This month has been a monstrous month in terms of coverage for our clients and there’s nothing more extra than putting the circulation stats into our spreadsheets (*spreadsheet geek alert*) and seeing just how many people have been reached and how many people have seen our client’s products.
The Content Marketing Institute tells us that 70% of all consumers prefer getting to know a company via articles rather than ads – and from personal experience we know this to be true. We draw inspiration from magazines, online articles, Instagram feeds, Instagram stories, books, and so much more from the world around us. Advertising in this respect doesn’t seem authentic, we don’t want to be shown a particular view, we want to discover the whole picture.
We work with our clients to show off their inspiring products and collections, putting them in front of journalists and audiences that will take one look and fit them into their trend boards, mood boards, hot lists and style sections.
Which one do you prefer?
Let’s let that sit for a moment.
Which one do you prefer?
You became an entrepreneur to be different. To write your own rules.
It’s easy – very easy – to let your story slide over the years, and focus too much time on your ‘how’ instead of your ‘why’.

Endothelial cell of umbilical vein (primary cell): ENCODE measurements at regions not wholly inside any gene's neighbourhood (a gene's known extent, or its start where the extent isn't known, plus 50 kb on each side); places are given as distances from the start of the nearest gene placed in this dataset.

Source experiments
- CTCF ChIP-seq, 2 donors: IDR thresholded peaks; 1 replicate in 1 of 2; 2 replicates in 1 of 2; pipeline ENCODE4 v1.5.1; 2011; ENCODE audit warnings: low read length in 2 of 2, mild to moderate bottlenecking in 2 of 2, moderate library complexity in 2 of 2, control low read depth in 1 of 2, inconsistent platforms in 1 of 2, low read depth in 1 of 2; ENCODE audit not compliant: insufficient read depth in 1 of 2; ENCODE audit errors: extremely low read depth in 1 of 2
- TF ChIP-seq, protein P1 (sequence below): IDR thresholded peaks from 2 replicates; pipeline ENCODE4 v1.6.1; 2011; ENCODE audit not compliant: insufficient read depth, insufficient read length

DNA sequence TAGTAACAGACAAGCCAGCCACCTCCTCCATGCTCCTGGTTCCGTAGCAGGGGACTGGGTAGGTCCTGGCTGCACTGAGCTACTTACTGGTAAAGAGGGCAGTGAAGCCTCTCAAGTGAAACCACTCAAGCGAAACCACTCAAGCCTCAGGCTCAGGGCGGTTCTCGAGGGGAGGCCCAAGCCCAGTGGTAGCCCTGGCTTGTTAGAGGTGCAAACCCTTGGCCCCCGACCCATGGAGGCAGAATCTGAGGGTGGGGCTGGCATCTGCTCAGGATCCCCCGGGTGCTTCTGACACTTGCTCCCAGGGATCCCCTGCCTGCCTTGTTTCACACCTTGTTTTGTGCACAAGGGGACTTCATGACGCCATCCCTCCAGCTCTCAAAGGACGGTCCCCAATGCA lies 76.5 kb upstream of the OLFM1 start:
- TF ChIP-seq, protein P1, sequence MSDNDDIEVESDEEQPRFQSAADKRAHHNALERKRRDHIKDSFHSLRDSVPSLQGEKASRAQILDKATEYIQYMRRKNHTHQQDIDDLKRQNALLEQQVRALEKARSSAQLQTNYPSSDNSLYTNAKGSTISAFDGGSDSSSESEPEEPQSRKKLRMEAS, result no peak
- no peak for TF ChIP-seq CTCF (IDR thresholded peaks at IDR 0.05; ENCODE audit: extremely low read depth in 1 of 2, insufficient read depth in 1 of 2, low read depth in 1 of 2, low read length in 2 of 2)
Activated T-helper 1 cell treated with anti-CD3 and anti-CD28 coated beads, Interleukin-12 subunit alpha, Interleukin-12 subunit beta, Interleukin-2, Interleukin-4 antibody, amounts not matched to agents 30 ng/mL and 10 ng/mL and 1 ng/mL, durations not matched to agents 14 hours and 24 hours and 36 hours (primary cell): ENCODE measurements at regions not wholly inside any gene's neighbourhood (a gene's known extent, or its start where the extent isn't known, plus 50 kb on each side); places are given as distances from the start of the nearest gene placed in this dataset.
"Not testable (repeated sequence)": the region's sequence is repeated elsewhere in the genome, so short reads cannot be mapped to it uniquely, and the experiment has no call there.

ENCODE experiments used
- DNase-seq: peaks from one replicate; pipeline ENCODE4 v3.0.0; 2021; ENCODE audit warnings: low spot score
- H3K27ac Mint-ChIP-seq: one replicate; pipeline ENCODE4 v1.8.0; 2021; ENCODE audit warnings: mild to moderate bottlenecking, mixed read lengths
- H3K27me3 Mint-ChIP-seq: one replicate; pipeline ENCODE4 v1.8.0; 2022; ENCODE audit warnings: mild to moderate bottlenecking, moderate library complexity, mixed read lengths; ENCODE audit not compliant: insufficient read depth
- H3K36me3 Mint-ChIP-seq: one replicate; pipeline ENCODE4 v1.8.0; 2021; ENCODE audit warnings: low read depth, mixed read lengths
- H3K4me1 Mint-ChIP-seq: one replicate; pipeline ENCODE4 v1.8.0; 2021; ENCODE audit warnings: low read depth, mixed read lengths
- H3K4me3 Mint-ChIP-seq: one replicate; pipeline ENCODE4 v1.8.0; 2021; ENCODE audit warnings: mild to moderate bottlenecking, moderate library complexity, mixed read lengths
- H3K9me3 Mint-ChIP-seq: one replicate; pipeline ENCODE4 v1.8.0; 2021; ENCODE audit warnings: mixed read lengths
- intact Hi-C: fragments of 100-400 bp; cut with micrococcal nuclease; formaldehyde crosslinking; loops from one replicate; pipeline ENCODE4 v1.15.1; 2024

Your WHY is the foundation of your brand.
And when you have a brand… not just a business… the world is your oyster.
‘The Death of Advertising’ – announced Tasha on a cold Monday morning. An hour every Monday morning is reserved for post-weekend catch-ups, a quick media review and brainstorming the EPP side of the business.
“How can we get more coverage for our EPP clients?”
“How are we gonna get more brands in front of more journalists?”
“How do you find new brands when shopping?”
“Do you even ever look at adverts?”
And so our discussion around the death of advertising began…
Here at In The Bag PR we pay attention to the way information is consumed, the best way to reach our audiences, and the value we can add to the brands we work with. PR is earnt, we work with journalists to showcase relevant products from our clients, this process is more considered and credible than buying ad space.
Consumers give more consideration to brands that are ‘recommended’ by media, this includes being featured in magazines, included in online gift guides or being reviewed by bloggers and influencers.
It’s not rocket science, it does take time, insight and a little bit of trend-spotting – but there’s nothing better than seeing our brand’s products in gift lists, articles, home inspiration features and spotted lists throughout the press.
PR is a long-term investment in your relationship with the media, and is an absolute must to remain competitive in the modern world we live in.
And it can be a slow-burn, especially depending on your budget and the stage of business you’re currently at.
But one thing’s for sure: if you want to stand out in your niche, you’re smart to start today, no matter how small your commitment.
Take the first step.
There’s an old saying: “Advertising is what you pay for, publicity is what you pray for.”
In today’s post, we’re exploring what PR is not.
And straight off the bat, dear readers, PR is *not* advertising.